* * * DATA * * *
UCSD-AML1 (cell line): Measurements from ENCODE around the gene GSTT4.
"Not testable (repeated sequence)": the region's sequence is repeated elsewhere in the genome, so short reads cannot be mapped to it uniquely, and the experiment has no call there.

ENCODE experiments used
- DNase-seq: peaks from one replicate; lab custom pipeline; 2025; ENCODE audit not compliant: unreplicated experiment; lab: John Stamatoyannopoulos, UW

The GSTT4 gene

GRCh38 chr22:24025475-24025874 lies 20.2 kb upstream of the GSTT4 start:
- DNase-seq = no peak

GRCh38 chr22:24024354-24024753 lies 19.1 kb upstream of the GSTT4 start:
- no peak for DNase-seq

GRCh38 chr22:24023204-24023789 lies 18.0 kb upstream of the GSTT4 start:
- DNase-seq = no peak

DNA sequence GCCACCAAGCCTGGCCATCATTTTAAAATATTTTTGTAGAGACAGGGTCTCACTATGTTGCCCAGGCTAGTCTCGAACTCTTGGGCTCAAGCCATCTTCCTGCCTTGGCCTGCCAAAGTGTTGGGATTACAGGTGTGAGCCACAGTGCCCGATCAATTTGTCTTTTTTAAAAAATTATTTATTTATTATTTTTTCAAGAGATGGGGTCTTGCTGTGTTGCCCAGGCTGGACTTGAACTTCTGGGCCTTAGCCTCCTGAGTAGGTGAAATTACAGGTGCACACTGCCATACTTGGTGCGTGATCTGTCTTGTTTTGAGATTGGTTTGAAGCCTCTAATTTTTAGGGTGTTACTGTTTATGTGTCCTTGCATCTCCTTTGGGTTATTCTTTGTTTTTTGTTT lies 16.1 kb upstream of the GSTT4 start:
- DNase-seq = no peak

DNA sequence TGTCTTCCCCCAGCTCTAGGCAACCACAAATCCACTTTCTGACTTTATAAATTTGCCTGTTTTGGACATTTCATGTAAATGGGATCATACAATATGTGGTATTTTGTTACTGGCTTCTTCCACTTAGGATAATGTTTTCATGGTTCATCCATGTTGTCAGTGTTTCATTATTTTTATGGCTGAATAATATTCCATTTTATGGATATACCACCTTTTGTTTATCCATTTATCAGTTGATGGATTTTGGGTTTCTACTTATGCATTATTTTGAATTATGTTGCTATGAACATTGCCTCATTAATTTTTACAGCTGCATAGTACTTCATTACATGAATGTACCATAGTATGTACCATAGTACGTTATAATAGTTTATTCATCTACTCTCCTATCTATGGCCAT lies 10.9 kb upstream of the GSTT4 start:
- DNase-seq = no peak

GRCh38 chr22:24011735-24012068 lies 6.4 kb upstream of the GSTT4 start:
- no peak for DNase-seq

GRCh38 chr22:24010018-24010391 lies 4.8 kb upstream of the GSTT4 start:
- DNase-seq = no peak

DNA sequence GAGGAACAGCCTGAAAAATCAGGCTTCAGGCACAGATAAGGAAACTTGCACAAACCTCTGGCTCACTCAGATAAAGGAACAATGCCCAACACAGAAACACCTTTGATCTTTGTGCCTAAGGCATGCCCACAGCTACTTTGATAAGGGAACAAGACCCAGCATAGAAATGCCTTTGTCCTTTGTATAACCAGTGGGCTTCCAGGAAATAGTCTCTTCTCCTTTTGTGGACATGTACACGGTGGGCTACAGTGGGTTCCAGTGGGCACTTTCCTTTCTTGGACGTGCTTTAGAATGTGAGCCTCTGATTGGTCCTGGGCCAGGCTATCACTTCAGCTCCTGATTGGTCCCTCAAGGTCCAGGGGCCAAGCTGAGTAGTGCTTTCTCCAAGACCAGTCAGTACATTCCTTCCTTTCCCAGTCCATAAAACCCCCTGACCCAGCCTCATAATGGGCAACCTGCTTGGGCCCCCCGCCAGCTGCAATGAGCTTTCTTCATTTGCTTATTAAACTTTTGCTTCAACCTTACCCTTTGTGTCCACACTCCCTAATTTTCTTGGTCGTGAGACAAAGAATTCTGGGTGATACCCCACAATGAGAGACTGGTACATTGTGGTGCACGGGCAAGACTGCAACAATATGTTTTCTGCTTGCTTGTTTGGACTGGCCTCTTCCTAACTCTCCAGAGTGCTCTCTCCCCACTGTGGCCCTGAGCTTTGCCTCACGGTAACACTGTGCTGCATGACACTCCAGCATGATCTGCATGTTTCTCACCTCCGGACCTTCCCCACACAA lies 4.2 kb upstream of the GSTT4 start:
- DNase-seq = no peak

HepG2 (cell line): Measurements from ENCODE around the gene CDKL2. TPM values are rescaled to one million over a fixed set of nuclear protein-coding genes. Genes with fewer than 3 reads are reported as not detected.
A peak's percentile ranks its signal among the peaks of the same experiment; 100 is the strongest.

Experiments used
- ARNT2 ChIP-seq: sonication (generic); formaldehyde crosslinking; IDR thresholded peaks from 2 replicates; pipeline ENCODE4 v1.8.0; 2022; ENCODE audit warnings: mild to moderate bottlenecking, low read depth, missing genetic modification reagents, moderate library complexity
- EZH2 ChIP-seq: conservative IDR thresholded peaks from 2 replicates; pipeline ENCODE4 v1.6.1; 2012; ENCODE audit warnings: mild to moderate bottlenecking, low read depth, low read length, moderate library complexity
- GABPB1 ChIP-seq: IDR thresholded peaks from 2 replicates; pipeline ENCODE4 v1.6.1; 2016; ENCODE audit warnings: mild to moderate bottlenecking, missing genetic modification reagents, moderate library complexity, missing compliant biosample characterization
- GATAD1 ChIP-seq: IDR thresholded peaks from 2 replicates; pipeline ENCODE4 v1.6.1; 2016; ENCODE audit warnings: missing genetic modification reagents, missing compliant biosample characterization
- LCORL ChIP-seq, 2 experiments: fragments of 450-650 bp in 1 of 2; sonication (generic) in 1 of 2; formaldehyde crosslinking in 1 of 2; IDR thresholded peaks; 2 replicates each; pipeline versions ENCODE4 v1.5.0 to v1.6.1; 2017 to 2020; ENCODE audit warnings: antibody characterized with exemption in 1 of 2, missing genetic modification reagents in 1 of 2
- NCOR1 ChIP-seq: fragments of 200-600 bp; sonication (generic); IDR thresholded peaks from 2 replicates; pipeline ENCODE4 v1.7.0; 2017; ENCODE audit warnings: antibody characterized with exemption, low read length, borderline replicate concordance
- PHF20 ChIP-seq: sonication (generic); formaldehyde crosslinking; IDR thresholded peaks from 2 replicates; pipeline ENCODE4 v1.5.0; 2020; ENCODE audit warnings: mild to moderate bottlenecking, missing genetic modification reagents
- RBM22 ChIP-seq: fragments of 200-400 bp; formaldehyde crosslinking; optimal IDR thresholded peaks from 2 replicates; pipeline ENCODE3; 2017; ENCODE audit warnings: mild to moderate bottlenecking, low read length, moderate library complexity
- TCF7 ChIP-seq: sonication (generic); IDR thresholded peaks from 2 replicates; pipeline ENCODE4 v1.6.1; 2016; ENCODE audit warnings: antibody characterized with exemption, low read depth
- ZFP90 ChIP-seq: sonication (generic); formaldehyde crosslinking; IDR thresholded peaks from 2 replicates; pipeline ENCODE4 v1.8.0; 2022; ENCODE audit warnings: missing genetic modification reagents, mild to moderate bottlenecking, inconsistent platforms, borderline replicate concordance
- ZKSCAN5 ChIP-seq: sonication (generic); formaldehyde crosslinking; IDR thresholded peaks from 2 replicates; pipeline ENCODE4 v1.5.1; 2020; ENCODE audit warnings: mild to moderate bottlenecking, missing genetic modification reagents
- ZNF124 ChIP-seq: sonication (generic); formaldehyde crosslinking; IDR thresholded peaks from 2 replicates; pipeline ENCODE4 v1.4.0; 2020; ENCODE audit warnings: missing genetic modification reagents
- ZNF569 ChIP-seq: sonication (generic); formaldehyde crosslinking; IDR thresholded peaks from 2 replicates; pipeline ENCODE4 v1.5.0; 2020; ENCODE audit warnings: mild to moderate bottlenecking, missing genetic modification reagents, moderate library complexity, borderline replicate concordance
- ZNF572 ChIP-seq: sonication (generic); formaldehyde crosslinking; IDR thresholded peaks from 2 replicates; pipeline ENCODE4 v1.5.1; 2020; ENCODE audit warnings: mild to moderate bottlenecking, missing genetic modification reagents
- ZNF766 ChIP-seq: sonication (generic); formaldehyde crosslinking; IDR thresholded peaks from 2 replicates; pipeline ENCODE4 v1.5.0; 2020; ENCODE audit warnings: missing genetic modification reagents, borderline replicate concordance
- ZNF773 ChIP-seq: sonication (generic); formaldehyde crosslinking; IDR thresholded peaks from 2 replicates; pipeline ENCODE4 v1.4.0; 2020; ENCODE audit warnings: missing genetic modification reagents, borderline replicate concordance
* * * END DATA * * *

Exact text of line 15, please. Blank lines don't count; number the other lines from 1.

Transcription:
- DNase-seq = no peak